Coloradans looking to limit the number of citizen initiatives on the state’s ballots are using an unlikely tool to achieve their goal: the citizen initiative. Supporters argue that a proposed measure on November’s ballot––Initiative 71––would “raise the bar” by making it more difficult to get citizen initiatives on Colorado’s ballots and by increasing the percentage of votes required to amend the state’s constitution.

Under Article V of the Colorado Constitution, the ballot initiative is a power “the people reserve to themselves.” Pursuant to this constitutional provision, Colorado citizens can petition to include proposals on general election ballots for new legislation––statutory initiatives––or for constitutional amendments––constitutional initiatives. Twenty-four states allow initiatives, but only sixteen permit that constitutional initiatives go directly on the ballot without first being presented to the legislature.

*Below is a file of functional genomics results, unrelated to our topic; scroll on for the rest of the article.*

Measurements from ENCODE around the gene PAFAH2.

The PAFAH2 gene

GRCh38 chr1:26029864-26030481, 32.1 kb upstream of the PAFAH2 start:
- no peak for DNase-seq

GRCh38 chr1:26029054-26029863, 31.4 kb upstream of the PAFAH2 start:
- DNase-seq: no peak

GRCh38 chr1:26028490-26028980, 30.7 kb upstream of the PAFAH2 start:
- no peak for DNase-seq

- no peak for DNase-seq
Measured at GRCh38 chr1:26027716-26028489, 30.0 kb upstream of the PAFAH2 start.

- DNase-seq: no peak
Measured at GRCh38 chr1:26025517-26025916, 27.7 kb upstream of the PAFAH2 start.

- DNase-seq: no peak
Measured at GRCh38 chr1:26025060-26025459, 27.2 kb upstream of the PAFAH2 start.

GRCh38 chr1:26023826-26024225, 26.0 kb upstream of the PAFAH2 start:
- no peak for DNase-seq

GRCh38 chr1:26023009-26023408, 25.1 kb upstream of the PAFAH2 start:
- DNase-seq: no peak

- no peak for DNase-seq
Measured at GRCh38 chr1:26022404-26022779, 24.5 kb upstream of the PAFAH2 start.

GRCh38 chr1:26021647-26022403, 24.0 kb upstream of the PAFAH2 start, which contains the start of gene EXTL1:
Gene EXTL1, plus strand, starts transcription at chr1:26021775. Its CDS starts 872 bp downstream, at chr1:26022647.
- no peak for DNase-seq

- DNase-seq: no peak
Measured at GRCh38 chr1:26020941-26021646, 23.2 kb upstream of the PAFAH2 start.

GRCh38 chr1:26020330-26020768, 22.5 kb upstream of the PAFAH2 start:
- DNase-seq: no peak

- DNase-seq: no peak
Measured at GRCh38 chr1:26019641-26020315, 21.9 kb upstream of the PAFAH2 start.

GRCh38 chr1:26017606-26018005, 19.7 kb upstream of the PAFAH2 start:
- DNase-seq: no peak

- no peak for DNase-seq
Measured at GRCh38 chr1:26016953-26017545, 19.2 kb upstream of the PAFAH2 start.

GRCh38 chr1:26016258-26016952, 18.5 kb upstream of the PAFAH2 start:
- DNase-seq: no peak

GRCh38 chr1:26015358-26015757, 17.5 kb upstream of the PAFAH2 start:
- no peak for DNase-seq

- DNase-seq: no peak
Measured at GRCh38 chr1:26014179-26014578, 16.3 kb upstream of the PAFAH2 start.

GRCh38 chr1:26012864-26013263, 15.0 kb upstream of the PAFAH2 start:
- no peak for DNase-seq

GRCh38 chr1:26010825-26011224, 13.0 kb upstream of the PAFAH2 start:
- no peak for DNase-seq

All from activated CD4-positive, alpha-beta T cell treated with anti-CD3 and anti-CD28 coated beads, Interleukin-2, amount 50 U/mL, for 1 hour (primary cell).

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Winds of Change in the Mount Rushmore State

By: Bethany Bostron